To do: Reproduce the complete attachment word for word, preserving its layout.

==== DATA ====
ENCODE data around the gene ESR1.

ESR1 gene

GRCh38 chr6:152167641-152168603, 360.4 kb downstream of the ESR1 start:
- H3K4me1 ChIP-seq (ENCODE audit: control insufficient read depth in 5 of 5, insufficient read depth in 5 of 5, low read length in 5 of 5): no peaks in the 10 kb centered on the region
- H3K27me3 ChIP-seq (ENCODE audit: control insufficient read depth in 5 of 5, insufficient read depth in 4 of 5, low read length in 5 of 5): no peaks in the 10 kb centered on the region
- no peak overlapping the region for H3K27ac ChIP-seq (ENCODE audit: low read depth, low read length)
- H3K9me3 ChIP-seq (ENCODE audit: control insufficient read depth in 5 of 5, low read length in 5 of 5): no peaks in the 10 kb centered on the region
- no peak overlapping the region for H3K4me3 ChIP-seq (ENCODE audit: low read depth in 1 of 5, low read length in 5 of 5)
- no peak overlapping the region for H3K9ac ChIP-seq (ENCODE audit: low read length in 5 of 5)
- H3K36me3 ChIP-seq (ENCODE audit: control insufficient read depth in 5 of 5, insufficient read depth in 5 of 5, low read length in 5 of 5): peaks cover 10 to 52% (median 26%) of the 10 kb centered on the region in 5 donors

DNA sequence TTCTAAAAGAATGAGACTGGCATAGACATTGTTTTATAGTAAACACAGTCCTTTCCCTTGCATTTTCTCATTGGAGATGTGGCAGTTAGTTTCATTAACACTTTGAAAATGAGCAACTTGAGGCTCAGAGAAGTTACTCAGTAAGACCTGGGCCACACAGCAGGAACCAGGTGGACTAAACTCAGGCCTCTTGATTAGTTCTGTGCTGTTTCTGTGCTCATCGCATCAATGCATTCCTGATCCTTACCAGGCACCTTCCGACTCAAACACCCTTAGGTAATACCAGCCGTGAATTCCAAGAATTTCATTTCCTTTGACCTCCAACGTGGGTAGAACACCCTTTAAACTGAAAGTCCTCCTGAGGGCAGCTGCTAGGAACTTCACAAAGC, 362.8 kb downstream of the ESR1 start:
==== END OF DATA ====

ENCODE data around the gene ESR1.

ESR1 gene

GRCh38 chr6:152167641-152168603, 360.4 kb downstream of the ESR1 start:
- H3K4me1 ChIP-seq (ENCODE audit: control insufficient read depth in 5 of 5, insufficient read depth in 5 of 5, low read length in 5 of 5): no peaks in the 10 kb centered on the region
- H3K27me3 ChIP-seq (ENCODE audit: control insufficient read depth in 5 of 5, insufficient read depth in 4 of 5, low read length in 5 of 5): no peaks in the 10 kb centered on the region
- no peak overlapping the region for H3K27ac ChIP-seq (ENCODE audit: low read depth, low read length)
- H3K9me3 ChIP-seq (ENCODE audit: control insufficient read depth in 5 of 5, low read length in 5 of 5): no peaks in the 10 kb centered on the region
- no peak overlapping the region for H3K4me3 ChIP-seq (ENCODE audit: low read depth in 1 of 5, low read length in 5 of 5)
- no peak overlapping the region for H3K9ac ChIP-seq (ENCODE audit: low read length in 5 of 5)
- H3K36me3 ChIP-seq (ENCODE audit: control insufficient read depth in 5 of 5, insufficient read depth in 5 of 5, low read length in 5 of 5): peaks cover 10 to 52% (median 26%) of the 10 kb centered on the region in 5 donors

DNA sequence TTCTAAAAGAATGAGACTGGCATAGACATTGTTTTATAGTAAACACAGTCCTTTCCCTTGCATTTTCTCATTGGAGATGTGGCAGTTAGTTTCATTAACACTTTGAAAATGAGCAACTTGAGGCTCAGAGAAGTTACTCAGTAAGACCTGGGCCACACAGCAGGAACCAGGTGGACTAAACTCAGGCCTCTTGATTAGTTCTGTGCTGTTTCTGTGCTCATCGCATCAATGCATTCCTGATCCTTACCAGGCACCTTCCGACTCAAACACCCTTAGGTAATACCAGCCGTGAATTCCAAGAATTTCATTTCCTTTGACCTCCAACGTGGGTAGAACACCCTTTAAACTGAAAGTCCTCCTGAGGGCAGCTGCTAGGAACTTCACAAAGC, 362.8 kb downstream of the ESR1 start: